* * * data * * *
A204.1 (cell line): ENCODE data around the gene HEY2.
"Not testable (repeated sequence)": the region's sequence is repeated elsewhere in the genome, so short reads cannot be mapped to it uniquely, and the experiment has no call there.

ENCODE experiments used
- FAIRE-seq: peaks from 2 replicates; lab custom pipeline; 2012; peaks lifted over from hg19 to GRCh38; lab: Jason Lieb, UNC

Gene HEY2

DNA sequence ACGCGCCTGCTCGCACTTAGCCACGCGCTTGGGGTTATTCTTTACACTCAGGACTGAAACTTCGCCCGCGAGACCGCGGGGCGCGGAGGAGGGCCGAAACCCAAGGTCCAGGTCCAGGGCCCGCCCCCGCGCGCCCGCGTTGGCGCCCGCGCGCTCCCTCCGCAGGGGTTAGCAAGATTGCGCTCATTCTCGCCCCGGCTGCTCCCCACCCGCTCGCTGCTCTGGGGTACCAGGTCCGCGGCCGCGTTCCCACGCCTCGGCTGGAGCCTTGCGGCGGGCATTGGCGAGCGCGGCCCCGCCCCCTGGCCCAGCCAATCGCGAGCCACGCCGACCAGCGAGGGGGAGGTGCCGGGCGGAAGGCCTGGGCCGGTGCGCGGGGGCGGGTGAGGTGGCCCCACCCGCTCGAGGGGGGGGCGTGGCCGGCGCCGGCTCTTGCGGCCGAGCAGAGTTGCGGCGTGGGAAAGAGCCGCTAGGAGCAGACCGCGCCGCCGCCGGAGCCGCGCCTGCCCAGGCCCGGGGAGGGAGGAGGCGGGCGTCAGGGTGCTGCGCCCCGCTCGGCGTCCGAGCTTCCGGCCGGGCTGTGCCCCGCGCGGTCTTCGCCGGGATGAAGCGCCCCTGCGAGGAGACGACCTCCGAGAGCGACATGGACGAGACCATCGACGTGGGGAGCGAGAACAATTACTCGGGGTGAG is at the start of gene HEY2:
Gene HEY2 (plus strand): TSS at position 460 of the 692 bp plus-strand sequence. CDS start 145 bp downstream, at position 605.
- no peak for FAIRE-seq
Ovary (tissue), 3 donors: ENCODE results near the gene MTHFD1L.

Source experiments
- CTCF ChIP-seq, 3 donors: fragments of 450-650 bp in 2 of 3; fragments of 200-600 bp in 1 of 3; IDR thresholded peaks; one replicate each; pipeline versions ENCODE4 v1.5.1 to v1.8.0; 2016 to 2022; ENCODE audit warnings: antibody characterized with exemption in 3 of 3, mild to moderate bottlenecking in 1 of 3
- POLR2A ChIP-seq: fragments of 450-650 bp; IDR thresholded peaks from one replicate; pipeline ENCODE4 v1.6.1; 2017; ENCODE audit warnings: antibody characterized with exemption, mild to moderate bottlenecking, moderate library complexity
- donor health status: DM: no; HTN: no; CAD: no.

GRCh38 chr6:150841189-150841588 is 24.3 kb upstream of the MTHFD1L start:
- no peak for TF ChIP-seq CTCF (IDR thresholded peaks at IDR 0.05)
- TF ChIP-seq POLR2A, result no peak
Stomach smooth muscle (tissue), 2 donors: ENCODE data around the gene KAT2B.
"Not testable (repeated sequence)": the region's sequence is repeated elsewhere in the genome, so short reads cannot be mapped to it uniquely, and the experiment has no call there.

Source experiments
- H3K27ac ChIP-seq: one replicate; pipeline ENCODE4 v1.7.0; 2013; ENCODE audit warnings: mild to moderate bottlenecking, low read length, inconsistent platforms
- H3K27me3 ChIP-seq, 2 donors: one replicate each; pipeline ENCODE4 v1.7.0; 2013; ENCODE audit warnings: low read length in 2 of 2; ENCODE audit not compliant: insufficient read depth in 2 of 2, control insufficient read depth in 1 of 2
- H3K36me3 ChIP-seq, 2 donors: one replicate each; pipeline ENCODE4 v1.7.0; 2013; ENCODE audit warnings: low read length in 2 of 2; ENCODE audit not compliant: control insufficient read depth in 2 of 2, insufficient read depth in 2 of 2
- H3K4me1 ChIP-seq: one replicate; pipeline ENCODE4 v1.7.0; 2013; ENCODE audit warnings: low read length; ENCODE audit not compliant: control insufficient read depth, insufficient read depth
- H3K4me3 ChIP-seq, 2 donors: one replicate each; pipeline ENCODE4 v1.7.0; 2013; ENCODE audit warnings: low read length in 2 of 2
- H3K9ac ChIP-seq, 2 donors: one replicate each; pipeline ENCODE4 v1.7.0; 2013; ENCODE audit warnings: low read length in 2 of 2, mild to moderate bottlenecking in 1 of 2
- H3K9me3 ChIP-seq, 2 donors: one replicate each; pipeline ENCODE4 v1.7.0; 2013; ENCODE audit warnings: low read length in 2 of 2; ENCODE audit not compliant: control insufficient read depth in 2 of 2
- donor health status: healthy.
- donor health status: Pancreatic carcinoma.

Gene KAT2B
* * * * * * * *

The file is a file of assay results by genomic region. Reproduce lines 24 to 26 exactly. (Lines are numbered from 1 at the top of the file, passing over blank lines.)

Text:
- H3K4me3 ChIP-seq, 2 donors: one replicate each; pipeline ENCODE4 v1.7.0; 2013; ENCODE audit warnings: low read length in 2 of 2
- H3K9ac ChIP-seq, 2 donors: one replicate each; pipeline ENCODE4 v1.7.0; 2013; ENCODE audit warnings: low read length in 2 of 2, mild to moderate bottlenecking in 1 of 2
- H3K9me3 ChIP-seq, 2 donors: one replicate each; pipeline ENCODE4 v1.7.0; 2013; ENCODE audit warnings: low read length in 2 of 2; ENCODE audit not compliant: control insufficient read depth in 2 of 2